Caffeine is the most commonly consumed legal ergogenic substance in recreational and competitive athletes around the world. (1) But is taking it really useful for athletes, or is supplementation with caffeine even damaging doping?
Caffeine is under special observation
From 1984 to 2004, caffeine was on the doping list of WADA (World Anti-Doping Agency). This is no longer the case since 2004, as it is impossible to differentiate caffeine levels in urine by legal intake of caffeine-containing foods or illegal deliberate intake of caffeine to increase performance (doping). (2) Nonetheless, caffeine is used for any normal drug control tested. The wax is under special observation. If there is frequent evidence of improper caffeine use, this substance could quickly come back on the list.
Coffee is the basis of a very great culture of enjoyment all over the world. Just as with many other foods, the effects on the body and thus on the health depend on the dose. In its pure form, caffeine appears as a white, odorless, crystalline powder with a bitter taste.
The effect of caffeine is very broad. On the subject of influencing physical performance, one can cite the following effects:
- The mobilization of intracellular calcium may result in poorer sodium permeability into the cell, and thereby in inferior cell membrane excitability.
- Metabolic and hormonal adaptation.
- Promotion of lipid metabolism - but only so small that it can not be used to promote the weight loss process.
- Central nervous system stimulation: Caffeine acts on the sensory parts of the cerebral cortex, which may be conducive to increased concentration and memory capacity in the learning process. An effect could be re-observed after caffeine intake was suspended for at least 24 hours.
- Enlargement of the coronary vessels, which supply the heart muscle with blood. The heart beats stronger and faster, the blood pressure rises.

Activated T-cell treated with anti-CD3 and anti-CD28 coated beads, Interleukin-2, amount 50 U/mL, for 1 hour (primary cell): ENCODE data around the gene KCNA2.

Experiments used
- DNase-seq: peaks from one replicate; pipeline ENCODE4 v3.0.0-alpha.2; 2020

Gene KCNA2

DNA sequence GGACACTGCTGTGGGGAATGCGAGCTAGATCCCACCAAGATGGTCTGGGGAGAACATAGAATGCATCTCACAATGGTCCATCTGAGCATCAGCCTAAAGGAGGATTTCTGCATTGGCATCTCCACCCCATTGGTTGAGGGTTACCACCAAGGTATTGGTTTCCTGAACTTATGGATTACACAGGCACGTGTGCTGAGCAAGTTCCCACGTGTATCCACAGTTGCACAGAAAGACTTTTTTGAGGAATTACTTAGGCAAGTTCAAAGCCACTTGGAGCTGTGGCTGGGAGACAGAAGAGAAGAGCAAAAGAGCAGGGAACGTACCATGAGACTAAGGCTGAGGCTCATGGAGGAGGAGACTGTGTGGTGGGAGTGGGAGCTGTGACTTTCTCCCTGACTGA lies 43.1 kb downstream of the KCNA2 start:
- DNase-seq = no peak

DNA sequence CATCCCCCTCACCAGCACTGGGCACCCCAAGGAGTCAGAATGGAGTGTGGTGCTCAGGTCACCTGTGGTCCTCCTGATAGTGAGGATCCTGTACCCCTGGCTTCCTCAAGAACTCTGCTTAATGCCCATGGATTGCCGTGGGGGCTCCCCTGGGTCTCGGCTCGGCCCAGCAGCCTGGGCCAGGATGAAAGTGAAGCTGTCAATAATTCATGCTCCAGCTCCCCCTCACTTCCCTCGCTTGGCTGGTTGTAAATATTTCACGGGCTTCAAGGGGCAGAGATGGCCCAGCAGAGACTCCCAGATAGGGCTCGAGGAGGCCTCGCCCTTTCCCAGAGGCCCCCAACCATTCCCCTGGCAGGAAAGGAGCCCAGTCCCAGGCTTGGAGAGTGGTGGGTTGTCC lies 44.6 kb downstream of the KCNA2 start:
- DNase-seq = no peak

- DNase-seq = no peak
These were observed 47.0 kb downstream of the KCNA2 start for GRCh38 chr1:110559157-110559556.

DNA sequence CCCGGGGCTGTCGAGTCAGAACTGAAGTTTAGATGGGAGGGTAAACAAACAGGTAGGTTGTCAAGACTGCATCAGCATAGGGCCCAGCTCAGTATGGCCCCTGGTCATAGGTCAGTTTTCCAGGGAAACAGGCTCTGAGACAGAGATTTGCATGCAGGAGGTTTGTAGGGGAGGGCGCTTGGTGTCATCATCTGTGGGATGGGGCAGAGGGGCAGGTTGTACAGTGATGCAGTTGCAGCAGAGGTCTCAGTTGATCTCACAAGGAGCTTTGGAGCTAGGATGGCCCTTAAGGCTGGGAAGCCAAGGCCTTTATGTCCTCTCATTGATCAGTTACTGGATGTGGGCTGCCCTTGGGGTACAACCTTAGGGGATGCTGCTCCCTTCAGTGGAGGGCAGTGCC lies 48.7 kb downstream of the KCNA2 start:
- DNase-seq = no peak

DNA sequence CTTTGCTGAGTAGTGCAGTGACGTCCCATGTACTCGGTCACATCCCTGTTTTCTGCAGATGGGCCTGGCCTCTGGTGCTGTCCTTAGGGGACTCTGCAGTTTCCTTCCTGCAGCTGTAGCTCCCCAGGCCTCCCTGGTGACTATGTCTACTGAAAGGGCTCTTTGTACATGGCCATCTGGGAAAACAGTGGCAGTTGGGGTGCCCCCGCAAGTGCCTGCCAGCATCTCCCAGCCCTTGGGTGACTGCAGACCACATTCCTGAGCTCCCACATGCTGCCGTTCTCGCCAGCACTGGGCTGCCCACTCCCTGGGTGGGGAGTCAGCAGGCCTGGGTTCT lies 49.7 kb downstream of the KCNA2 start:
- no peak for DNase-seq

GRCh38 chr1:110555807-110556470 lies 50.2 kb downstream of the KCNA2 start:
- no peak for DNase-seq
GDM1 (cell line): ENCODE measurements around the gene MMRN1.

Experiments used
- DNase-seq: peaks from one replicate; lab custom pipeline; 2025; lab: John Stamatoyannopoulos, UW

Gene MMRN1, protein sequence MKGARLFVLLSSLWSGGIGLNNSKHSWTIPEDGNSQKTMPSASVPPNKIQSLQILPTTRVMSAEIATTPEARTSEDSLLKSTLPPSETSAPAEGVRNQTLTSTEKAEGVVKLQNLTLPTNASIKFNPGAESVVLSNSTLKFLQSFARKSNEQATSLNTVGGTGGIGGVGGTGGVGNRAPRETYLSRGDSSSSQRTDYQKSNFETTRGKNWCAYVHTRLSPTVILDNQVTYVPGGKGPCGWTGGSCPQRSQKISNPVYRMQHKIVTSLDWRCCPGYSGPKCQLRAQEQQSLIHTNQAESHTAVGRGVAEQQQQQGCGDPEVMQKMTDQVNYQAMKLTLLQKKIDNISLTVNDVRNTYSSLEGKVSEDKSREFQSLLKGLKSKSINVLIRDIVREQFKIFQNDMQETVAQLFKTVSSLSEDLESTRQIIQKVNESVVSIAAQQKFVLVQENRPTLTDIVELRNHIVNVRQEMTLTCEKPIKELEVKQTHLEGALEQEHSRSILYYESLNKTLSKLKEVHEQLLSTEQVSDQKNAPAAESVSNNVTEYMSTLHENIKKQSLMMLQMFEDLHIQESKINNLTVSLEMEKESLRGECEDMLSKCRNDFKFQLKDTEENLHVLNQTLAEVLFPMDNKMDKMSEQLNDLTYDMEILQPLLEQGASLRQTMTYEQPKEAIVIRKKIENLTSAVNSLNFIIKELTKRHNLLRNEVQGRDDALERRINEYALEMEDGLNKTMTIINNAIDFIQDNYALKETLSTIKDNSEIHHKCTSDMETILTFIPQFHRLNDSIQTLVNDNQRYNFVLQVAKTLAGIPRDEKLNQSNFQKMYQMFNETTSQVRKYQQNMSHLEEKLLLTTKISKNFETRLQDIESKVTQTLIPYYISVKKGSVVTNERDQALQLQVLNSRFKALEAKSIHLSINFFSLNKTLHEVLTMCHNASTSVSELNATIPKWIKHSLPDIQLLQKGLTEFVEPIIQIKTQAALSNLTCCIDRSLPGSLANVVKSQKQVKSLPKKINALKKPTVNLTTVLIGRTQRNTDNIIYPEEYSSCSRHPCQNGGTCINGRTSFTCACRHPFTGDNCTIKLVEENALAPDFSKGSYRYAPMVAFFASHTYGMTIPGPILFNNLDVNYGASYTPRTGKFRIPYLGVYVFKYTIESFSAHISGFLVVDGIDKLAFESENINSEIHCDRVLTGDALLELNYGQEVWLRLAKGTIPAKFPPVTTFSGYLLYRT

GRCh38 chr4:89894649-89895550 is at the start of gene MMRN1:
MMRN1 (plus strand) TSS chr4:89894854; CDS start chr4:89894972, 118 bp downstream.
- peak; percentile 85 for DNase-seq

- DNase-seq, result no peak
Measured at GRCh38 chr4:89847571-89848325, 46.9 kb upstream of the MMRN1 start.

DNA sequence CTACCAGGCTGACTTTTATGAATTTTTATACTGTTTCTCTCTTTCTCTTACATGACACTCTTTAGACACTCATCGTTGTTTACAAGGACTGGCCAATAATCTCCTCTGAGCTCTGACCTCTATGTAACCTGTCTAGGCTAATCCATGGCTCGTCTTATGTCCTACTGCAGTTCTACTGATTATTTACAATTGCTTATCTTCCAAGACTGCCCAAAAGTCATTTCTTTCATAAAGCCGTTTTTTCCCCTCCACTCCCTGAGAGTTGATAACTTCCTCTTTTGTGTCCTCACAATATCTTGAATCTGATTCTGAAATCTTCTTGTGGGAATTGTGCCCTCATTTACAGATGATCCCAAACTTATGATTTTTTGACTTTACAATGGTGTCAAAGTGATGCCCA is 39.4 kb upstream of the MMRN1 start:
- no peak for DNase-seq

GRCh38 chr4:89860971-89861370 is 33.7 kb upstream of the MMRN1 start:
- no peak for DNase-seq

- Caffeine promotes wakefulness and attention, thus increasing the ability to concentrate.
- Allergy-reducing, as caffeine reduces the secretion of histamine and expands the bronchi.
- Diuretic effect
4 cups a day are normal
A normal caffeine consumption per day is about 4 cups of coffee. Coffee has the highest caffeine content (50-100 mg) compared to other substances such as energy drinks (30-40 mg), cola (10-20 mg), tea (30-50 mg), milk chocolate (15-20 mg) or cocoa (10 mg).
When caffeine was still on the doping list, the limit was up to 12 μg / ml urine. That's a tremendous amount and it takes a lot of dedication to get that value. Among other things, some cyclists who tested positive for doping have found a caffeine value of up to 40 espressos in their blood.
Studies on caffeine
At the Goethe University in Frankfurt am Main they wanted to test the exact effect and dose of caffeine on aerobic and anaerobic performance. For this purpose, a meta-analysis was carried out. For the operationalization of athletic performance different methods and dosages have been compiled.
Methods for recording aerobic performance:
- Constant Work Test : Define a defined distance in the shortest possible time. This test corresponds to a classic competition situation in the endurance sports.